This is going to be the year I do my Flash Gordon routine and launch a campaign to save the universe from Ming the Merciless. By which I mean some sort of alliance between the Conservatives and Ukip to prevent Miliband becoming the next prime minister.
When I first started thinking about this, my conclusion was that any formal pact was out of the question. Not only have Cameron and Farage pooh-poohed it, but the polling evidence suggests that any gains the parties made by not fighting each other would be more than offset by their losses. Some Tory voters would be alienated by a pact, as would plenty of Kippers.
However, I now think that’s unduly pessimistic. Yes, we’re unlikely to see Cameron and Farage shaking hands on the steps of Downing Street, but that doesn’t mean there’s no room for local alliances. I’m thinking of a patchwork quilt of ground-level agreements between Conservative and Ukip constituency associations rather than a national pact sanctioned by the party panjandrums.
There’s precedent for this sort of thing, at least on the Ukip side. At the last general election, local Ukip associations agreed not to oppose five Conservatives — three sitting MPs: Douglas Carswell (Clacton), Philip Davies (Shipley) and Philip Hollobone (Kettering); and two prospective parliamentary candidates: Janice Small (Batley and Spen) and Alex Story (Wakefield). It helped that all were Eurosceptics, but that’s hardly a minority view in the Tory party. It’s not out of the question that Ukip associations could be persuaded to support equally Eurosceptic Conservative candidates in other seats as well.
Now, the difficulty is that they won’t necessarily be the candidates in the Tories’ key battleground constituencies. Grant Shapps has compiled a list of the 40 most marginal and 40 most winnable Tory seats and the candidates aren’t all Eurosceptics. Ben Gummer (Ipswich), for instance, is a raging Europhiliac and we couldn’t ask any Kippers to vote for him.
So what we need to do is draw up an alternative list of Tory candidates. Some of the names on that roster could be taken from Shapps’s 40-40 campaign — James Wharton (Stockton South), for instance — while others could be taken from a longer list of target seats. The plan would be to come up with about 60 marginals in which the blue candidates are firmly in the Eurosceptic camp and then try to persuade the local Ukip activists to support them.
There are two main arguments we’ll be able to make. First, if they continue to back Ukip in these constituencies, the Labour or Lib Dem candidate will probably win and that, in turn, will mean Miliband in Downing Street and no EU referendum in the next parliament. Is that really what they got into politics for? To stop a referendum from happening?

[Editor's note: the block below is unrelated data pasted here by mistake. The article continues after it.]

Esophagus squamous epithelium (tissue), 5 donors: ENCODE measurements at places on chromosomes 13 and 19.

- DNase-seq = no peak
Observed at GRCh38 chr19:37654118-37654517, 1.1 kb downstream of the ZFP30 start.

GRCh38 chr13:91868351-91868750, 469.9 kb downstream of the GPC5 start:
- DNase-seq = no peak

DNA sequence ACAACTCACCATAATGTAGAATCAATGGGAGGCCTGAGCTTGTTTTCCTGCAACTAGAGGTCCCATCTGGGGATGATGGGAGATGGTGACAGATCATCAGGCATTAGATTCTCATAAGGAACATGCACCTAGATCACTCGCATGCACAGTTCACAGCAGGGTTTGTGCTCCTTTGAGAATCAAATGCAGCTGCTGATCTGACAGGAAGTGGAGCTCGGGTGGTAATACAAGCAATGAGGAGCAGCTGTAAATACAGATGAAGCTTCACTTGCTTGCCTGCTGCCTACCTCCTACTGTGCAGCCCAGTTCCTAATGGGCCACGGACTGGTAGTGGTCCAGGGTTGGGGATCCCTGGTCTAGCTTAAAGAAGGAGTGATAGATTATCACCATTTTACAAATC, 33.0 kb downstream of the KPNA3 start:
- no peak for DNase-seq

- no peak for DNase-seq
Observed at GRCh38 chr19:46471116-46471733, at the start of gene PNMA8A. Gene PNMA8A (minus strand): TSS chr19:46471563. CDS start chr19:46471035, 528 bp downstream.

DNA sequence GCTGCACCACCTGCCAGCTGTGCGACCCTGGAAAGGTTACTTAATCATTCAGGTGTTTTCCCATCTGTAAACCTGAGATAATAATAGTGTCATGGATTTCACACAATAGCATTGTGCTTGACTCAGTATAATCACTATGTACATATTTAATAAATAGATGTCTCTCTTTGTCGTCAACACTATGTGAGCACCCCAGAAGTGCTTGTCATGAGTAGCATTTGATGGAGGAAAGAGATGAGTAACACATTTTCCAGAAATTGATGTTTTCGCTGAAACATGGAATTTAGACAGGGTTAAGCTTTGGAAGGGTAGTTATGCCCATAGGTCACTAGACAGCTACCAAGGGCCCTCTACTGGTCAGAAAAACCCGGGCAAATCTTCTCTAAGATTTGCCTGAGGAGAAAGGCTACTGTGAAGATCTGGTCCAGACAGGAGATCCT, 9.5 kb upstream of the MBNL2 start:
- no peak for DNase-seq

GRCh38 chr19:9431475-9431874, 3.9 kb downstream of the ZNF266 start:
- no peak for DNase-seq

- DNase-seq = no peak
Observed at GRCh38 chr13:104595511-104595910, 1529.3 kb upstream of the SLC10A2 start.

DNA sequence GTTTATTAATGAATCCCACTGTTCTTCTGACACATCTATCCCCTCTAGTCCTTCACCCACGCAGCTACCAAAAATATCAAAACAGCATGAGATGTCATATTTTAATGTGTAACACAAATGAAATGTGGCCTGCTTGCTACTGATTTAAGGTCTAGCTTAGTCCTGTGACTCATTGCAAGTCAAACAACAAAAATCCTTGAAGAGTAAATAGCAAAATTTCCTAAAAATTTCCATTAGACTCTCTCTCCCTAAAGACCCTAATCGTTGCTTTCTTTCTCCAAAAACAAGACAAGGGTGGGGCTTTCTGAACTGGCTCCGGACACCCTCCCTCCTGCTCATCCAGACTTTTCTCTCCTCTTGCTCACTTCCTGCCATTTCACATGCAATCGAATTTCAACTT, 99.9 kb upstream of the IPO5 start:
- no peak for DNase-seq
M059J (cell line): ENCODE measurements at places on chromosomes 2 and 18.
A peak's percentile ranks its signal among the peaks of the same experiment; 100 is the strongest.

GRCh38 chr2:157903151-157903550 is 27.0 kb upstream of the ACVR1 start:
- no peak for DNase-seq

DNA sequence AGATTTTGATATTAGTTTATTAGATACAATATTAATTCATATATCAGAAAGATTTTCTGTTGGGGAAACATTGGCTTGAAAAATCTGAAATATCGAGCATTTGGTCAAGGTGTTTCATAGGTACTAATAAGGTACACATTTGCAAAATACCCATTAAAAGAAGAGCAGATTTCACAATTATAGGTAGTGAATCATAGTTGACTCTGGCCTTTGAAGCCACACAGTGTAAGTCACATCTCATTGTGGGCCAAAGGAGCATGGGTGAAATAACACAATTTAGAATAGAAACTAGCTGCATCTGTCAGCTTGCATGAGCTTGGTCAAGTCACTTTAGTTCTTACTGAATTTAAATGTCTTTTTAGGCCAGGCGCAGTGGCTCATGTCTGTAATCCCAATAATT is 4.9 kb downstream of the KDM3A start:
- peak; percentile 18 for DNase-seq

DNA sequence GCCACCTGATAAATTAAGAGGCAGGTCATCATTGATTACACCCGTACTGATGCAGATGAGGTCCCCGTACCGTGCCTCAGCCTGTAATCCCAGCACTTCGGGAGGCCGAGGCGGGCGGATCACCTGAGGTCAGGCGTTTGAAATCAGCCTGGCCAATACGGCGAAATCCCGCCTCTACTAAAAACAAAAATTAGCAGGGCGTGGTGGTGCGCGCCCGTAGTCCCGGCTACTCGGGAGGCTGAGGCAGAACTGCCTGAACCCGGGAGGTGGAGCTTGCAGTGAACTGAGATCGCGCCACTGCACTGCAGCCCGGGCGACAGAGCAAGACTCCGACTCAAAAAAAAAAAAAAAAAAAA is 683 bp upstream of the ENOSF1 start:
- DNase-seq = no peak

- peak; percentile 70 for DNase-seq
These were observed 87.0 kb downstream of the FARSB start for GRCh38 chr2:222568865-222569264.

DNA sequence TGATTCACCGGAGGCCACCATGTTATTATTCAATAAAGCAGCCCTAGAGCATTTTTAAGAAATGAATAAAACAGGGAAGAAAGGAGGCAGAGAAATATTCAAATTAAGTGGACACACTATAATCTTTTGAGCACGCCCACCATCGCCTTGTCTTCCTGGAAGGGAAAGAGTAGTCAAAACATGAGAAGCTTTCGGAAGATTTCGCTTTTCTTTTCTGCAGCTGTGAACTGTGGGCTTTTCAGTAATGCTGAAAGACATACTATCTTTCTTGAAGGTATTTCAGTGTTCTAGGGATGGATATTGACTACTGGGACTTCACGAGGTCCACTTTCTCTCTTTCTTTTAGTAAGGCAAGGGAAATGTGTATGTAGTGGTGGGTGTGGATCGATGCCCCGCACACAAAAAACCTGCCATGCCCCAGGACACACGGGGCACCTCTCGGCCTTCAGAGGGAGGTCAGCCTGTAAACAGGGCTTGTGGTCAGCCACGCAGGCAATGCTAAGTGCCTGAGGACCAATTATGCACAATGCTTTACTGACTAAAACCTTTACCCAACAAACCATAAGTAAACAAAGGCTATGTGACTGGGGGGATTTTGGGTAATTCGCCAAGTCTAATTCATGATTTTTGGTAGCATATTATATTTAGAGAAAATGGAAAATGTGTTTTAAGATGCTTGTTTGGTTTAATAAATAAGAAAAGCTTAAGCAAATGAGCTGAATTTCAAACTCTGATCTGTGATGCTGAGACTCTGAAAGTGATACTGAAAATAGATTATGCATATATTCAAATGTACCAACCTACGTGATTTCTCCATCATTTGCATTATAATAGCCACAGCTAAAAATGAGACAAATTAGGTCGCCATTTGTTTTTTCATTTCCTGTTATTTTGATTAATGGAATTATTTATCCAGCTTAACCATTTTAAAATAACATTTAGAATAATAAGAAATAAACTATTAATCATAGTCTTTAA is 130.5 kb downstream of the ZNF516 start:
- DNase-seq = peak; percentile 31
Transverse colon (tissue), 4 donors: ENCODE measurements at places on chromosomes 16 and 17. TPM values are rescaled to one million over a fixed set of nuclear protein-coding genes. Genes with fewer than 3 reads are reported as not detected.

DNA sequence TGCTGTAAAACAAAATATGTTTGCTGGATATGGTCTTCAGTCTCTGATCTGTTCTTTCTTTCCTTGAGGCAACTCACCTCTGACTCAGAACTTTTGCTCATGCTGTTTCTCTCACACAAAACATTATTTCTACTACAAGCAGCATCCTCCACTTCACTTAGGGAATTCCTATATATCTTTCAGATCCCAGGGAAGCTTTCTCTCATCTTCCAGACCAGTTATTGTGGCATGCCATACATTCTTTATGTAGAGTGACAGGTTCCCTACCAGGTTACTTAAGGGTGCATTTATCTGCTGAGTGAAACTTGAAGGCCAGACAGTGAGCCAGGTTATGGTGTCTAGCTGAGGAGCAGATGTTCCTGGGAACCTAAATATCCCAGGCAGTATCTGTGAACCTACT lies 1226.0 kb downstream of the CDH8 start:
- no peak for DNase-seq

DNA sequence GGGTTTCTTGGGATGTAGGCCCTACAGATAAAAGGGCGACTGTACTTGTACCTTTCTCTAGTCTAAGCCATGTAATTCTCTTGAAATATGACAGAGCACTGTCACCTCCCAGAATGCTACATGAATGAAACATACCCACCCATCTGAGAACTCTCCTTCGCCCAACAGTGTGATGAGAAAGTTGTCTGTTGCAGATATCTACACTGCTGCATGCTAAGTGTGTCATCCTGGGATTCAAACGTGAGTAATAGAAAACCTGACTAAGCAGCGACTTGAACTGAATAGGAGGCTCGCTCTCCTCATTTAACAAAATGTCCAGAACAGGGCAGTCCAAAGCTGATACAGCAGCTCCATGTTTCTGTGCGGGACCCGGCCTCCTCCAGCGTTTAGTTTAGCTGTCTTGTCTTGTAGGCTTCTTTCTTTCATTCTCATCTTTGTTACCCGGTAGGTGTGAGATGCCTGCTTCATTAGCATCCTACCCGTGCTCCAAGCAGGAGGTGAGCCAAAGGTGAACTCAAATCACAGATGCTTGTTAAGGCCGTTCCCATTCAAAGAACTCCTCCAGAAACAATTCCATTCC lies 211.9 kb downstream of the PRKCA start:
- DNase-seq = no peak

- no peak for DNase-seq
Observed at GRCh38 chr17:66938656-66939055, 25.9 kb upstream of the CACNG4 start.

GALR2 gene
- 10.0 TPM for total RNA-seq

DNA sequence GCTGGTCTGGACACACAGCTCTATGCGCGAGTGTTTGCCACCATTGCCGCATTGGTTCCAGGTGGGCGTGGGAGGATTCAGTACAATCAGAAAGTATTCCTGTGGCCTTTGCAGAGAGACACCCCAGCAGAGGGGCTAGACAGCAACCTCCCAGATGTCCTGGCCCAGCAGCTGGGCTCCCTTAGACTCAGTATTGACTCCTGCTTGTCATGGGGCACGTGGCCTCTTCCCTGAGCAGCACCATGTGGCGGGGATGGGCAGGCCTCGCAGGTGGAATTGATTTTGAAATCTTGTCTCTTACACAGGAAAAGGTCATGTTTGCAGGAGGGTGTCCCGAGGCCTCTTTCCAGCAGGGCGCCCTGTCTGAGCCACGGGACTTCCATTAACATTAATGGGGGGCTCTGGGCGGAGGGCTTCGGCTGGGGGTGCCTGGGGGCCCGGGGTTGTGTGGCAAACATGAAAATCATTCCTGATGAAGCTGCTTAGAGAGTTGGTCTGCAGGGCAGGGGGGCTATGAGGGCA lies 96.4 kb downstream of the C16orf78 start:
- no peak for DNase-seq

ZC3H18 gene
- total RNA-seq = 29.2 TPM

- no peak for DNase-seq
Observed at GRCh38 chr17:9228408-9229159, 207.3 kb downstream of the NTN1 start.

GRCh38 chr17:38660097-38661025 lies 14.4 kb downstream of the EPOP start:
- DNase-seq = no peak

Second, there’ll be a quid pro quo. The other part of the campaign will be to persuade Conservative activists to support purple candidates in a dozen or so seats in which the Tories don’t have a hope. Constituencies like Eastleigh, for instance, in which Ukip are better placed to unseat the Lib Dem incumbent. Conservative associations are unlikely to withdraw their candidates in these seats, but the local envelope-stuffers might switch sides, particularly if their candidate is a Europhile. And I’ll set up a vote-swapping website so Kippers in the Tory target seats can swap votes with Conservatives in the Ukip targets.
I’ve been trying to think up a good name for this campaign. The last time I ran it up the flagpole I called it ‘Unite the Right’, but that proved off-putting. Not all Kippers think of themselves as ‘right-wing’ and plenty of Conservatives find that description a bit toxic, too. The other problem with ‘Unite the Right’ is that people assume I’m campaigning for a merger between the two parties and that’s greeted with some scepticism. In fact, all I’m proposing is a one-off alliance to stop Miliband and secure a referendum in the next parliament.
So my latest idea is to call it the ‘Country before Party’ campaign. It has the virtue of appealing to people’s patriotism and if it’s successful it would be a good banner under which to campaign for an ‘out’ vote in 2017. If you’re interested in getting involved, please contact me via email@example.com. The email address is not meant to indicate a pro-Tory bias. The beneficiaries of the ‘Country before Party’ campaign will not be Ukip or the Conservatives, but the people of Britain.
Toby Young is associate editor of The Spectator.
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